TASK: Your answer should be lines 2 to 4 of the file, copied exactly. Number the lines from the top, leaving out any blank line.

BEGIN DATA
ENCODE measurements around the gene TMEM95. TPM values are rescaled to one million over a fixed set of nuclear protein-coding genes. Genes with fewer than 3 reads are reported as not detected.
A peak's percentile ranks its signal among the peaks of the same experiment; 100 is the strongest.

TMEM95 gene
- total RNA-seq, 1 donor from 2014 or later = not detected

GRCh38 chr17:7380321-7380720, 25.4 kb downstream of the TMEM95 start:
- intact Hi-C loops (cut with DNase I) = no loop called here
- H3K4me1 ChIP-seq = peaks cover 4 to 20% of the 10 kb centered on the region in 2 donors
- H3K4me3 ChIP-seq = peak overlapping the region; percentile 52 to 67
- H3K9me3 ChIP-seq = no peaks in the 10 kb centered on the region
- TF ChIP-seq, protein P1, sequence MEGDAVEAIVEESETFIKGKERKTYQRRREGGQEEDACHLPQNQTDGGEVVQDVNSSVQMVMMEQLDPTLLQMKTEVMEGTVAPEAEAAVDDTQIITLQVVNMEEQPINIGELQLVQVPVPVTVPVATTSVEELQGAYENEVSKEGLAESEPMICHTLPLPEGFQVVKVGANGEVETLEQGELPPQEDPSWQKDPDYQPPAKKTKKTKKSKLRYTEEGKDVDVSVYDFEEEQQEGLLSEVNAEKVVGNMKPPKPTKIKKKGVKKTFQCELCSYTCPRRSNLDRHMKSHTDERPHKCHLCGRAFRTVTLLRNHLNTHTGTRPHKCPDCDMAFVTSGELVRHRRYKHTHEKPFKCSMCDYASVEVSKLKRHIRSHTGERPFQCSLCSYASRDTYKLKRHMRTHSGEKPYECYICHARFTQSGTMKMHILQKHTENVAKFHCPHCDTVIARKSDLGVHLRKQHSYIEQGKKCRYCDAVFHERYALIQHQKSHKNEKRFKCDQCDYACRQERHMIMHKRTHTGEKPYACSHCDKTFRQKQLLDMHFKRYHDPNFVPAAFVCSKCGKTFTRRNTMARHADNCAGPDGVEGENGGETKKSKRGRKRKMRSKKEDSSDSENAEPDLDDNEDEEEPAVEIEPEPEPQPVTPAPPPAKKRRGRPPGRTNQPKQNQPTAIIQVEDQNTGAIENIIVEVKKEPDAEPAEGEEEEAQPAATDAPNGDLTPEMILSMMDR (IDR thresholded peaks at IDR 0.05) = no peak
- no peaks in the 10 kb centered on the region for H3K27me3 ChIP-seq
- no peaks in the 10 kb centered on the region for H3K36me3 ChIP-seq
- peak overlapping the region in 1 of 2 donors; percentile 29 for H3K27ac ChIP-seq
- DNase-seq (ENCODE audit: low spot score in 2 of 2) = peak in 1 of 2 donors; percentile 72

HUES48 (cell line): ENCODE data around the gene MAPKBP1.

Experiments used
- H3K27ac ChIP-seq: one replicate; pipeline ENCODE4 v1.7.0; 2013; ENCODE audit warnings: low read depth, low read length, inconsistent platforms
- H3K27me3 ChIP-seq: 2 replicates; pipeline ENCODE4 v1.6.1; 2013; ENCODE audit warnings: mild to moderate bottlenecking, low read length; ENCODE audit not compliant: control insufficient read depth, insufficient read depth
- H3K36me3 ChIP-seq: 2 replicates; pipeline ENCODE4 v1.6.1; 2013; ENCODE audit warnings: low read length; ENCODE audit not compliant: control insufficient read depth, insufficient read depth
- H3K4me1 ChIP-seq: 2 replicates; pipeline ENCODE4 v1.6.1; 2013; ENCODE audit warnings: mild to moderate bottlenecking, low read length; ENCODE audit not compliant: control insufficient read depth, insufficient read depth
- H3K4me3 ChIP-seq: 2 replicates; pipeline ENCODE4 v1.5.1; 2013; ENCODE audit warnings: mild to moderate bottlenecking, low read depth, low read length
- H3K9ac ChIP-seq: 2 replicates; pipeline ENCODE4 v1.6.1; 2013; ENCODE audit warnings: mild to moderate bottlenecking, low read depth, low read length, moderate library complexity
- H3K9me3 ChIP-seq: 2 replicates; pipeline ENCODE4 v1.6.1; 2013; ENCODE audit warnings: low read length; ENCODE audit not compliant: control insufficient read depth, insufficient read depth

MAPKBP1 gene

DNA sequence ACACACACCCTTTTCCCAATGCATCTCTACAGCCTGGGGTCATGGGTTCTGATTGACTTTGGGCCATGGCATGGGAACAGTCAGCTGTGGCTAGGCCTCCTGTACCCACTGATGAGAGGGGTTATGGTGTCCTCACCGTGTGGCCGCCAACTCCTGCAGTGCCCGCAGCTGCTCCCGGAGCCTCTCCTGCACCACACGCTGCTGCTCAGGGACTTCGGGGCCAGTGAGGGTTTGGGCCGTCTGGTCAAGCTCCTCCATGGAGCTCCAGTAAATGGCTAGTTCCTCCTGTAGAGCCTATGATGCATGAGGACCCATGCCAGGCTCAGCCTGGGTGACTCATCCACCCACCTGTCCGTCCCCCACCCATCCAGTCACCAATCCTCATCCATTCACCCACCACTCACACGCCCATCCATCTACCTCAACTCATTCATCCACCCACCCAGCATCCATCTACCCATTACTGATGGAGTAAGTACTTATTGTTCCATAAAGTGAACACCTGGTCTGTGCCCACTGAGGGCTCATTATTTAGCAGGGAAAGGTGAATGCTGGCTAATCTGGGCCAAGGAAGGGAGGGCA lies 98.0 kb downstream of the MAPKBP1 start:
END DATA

A peak's percentile ranks its signal among the peaks of the same experiment; 100 is the strongest.

TMEM95 gene
- total RNA-seq, 1 donor from 2014 or later = not detected